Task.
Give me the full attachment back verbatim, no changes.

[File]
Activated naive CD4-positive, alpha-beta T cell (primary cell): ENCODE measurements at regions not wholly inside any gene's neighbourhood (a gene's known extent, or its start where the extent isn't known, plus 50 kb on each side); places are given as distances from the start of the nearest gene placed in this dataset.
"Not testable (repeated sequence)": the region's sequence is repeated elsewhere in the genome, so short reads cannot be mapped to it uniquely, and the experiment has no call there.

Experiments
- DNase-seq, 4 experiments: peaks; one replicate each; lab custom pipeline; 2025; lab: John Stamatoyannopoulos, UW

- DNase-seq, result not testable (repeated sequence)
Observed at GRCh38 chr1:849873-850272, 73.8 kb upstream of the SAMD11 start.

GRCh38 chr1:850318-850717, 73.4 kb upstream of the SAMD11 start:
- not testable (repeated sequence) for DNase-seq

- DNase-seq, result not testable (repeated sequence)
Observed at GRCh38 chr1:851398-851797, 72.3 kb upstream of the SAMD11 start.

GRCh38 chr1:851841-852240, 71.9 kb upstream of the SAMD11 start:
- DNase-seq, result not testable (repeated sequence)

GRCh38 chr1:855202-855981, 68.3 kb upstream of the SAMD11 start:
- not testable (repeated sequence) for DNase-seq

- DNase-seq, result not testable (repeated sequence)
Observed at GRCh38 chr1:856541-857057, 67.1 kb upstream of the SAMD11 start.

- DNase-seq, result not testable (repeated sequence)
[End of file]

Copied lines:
Activated naive CD4-positive, alpha-beta T cell (primary cell): ENCODE measurements at regions not wholly inside any gene's neighbourhood (a gene's known extent, or its start where the extent isn't known, plus 50 kb on each side); places are given as distances from the start of the nearest gene placed in this dataset.
"Not testable (repeated sequence)": the region's sequence is repeated elsewhere in the genome, so short reads cannot be mapped to it uniquely, and the experiment has no call there.

Experiments
- DNase-seq, 4 experiments: peaks; one replicate each; lab custom pipeline; 2025; lab: John Stamatoyannopoulos, UW

- DNase-seq, result not testable (repeated sequence)
Observed at GRCh38 chr1:849873-850272, 73.8 kb upstream of the SAMD11 start.

GRCh38 chr1:850318-850717, 73.4 kb upstream of the SAMD11 start:
- not testable (repeated sequence) for DNase-seq

- DNase-seq, result not testable (repeated sequence)
Observed at GRCh38 chr1:851398-851797, 72.3 kb upstream of the SAMD11 start.

GRCh38 chr1:851841-852240, 71.9 kb upstream of the SAMD11 start:
- DNase-seq, result not testable (repeated sequence)

GRCh38 chr1:855202-855981, 68.3 kb upstream of the SAMD11 start:
- not testable (repeated sequence) for DNase-seq

- DNase-seq, result not testable (repeated sequence)
Observed at GRCh38 chr1:856541-857057, 67.1 kb upstream of the SAMD11 start.

- DNase-seq, result not testable (repeated sequence)